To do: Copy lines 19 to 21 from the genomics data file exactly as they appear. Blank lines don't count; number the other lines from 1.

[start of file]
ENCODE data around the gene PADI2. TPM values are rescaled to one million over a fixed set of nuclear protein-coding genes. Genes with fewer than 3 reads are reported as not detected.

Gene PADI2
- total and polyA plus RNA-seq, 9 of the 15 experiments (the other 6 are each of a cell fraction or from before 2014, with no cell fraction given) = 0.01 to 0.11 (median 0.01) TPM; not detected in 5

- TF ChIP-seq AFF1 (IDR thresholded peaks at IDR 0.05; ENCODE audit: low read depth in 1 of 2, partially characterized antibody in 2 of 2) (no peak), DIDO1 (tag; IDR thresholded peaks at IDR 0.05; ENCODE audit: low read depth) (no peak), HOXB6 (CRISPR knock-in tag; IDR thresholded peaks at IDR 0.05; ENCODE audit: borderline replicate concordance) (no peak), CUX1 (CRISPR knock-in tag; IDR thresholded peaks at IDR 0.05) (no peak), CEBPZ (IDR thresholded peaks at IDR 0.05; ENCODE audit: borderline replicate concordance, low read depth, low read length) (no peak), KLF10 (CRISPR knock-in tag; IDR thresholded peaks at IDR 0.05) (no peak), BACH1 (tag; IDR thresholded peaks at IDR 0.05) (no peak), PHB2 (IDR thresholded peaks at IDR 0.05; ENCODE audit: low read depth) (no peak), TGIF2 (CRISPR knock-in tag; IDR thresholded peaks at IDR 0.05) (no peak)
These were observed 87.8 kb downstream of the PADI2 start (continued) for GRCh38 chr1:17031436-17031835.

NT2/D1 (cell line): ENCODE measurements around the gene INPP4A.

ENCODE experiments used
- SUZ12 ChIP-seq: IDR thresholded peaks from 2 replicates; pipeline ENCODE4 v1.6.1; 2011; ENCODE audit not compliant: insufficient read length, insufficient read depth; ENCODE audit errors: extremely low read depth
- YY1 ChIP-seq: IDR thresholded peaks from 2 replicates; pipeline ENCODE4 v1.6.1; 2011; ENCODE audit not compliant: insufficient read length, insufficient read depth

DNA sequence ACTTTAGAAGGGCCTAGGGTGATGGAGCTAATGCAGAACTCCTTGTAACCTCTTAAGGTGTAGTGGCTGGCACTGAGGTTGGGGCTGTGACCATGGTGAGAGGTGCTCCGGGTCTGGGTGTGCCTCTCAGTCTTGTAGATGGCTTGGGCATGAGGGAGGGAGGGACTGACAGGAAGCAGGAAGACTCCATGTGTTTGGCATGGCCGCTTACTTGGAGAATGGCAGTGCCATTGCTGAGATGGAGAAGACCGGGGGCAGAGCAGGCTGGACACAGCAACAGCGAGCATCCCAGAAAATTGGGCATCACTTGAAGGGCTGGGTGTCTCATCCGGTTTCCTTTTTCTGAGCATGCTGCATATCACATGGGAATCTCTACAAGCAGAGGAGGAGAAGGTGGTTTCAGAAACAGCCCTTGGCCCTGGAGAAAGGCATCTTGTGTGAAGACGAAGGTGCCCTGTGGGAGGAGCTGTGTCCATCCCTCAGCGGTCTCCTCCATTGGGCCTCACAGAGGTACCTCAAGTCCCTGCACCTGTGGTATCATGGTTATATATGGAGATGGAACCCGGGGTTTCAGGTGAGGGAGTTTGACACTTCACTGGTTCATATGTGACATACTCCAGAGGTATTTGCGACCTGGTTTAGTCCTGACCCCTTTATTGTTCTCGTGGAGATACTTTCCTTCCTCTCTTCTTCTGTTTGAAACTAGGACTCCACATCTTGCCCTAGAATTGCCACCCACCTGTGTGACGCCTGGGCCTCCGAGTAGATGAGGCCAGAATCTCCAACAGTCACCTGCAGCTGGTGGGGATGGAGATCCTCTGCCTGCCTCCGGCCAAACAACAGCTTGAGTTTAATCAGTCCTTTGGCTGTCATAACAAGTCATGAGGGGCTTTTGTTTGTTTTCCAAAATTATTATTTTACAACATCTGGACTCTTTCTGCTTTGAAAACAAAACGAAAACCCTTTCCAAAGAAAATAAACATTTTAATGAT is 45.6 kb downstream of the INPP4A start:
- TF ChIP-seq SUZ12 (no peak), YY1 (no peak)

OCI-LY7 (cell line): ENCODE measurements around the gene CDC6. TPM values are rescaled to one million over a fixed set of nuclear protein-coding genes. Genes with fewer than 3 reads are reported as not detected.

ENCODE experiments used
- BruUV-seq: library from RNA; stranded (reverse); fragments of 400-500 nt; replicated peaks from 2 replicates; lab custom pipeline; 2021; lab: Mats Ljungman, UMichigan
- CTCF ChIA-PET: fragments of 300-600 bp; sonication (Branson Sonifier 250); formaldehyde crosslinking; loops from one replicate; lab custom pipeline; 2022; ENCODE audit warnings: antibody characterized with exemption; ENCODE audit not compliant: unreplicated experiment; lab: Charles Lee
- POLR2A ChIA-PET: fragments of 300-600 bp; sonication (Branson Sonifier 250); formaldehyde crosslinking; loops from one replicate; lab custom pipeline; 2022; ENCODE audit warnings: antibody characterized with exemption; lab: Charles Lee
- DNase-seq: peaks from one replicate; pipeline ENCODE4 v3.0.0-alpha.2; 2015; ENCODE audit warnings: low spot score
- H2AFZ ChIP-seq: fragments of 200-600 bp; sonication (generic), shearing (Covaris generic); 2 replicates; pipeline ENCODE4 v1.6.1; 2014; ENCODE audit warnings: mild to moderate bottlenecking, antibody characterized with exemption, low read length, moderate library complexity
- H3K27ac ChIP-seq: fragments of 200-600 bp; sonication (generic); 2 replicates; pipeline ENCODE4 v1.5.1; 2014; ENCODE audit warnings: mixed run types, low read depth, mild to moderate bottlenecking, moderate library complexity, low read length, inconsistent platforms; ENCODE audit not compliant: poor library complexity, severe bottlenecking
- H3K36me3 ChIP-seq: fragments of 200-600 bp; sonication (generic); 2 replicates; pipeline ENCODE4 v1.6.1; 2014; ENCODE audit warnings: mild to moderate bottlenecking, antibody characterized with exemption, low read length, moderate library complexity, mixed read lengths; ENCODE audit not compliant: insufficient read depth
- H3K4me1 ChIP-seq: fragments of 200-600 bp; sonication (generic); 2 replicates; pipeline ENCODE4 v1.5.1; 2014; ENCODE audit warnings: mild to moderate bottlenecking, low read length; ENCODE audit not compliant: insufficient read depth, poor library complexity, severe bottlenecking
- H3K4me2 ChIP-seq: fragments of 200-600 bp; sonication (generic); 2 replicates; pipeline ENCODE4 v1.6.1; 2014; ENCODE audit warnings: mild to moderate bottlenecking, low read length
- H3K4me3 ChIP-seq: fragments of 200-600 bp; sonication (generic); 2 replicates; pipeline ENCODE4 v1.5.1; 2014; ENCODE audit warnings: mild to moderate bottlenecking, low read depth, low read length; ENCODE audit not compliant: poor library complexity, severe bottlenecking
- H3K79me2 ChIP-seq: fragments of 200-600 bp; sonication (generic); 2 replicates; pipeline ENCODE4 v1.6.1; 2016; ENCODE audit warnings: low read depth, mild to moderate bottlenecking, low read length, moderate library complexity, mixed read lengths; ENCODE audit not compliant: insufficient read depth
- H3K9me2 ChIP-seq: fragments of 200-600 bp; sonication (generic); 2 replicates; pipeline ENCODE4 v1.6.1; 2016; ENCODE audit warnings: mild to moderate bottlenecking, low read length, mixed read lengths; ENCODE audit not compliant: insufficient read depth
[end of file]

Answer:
- H3K27ac ChIP-seq: fragments of 200-600 bp; sonication (generic); 2 replicates; pipeline ENCODE4 v1.5.1; 2014; ENCODE audit warnings: mixed run types, low read depth, mild to moderate bottlenecking, moderate library complexity, low read length, inconsistent platforms; ENCODE audit not compliant: poor library complexity, severe bottlenecking
- H3K36me3 ChIP-seq: fragments of 200-600 bp; sonication (generic); 2 replicates; pipeline ENCODE4 v1.6.1; 2014; ENCODE audit warnings: mild to moderate bottlenecking, antibody characterized with exemption, low read length, moderate library complexity, mixed read lengths; ENCODE audit not compliant: insufficient read depth
- H3K4me1 ChIP-seq: fragments of 200-600 bp; sonication (generic); 2 replicates; pipeline ENCODE4 v1.5.1; 2014; ENCODE audit warnings: mild to moderate bottlenecking, low read length; ENCODE audit not compliant: insufficient read depth, poor library complexity, severe bottlenecking